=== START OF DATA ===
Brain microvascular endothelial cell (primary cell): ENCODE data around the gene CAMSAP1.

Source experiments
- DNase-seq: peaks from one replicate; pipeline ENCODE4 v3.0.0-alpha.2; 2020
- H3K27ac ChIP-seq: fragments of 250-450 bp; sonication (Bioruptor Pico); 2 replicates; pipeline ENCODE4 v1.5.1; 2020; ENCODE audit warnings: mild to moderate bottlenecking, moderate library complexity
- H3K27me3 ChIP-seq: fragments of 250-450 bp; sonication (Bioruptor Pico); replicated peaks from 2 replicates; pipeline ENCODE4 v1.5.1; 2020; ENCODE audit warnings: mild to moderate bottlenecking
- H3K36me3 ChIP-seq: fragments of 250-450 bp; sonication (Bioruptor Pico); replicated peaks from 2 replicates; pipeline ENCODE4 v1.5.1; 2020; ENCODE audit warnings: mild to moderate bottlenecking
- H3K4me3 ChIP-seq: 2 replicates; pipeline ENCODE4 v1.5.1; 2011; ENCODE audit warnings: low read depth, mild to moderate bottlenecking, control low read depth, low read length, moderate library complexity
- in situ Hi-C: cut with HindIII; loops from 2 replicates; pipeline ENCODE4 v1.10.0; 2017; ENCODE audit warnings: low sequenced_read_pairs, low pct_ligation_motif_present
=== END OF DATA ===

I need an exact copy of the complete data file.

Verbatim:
Brain microvascular endothelial cell (primary cell): ENCODE data around the gene CAMSAP1.

Source experiments
- DNase-seq: peaks from one replicate; pipeline ENCODE4 v3.0.0-alpha.2; 2020
- H3K27ac ChIP-seq: fragments of 250-450 bp; sonication (Bioruptor Pico); 2 replicates; pipeline ENCODE4 v1.5.1; 2020; ENCODE audit warnings: mild to moderate bottlenecking, moderate library complexity
- H3K27me3 ChIP-seq: fragments of 250-450 bp; sonication (Bioruptor Pico); replicated peaks from 2 replicates; pipeline ENCODE4 v1.5.1; 2020; ENCODE audit warnings: mild to moderate bottlenecking
- H3K36me3 ChIP-seq: fragments of 250-450 bp; sonication (Bioruptor Pico); replicated peaks from 2 replicates; pipeline ENCODE4 v1.5.1; 2020; ENCODE audit warnings: mild to moderate bottlenecking
- H3K4me3 ChIP-seq: 2 replicates; pipeline ENCODE4 v1.5.1; 2011; ENCODE audit warnings: low read depth, mild to moderate bottlenecking, control low read depth, low read length, moderate library complexity
- in situ Hi-C: cut with HindIII; loops from 2 replicates; pipeline ENCODE4 v1.10.0; 2017; ENCODE audit warnings: low sequenced_read_pairs, low pct_ligation_motif_present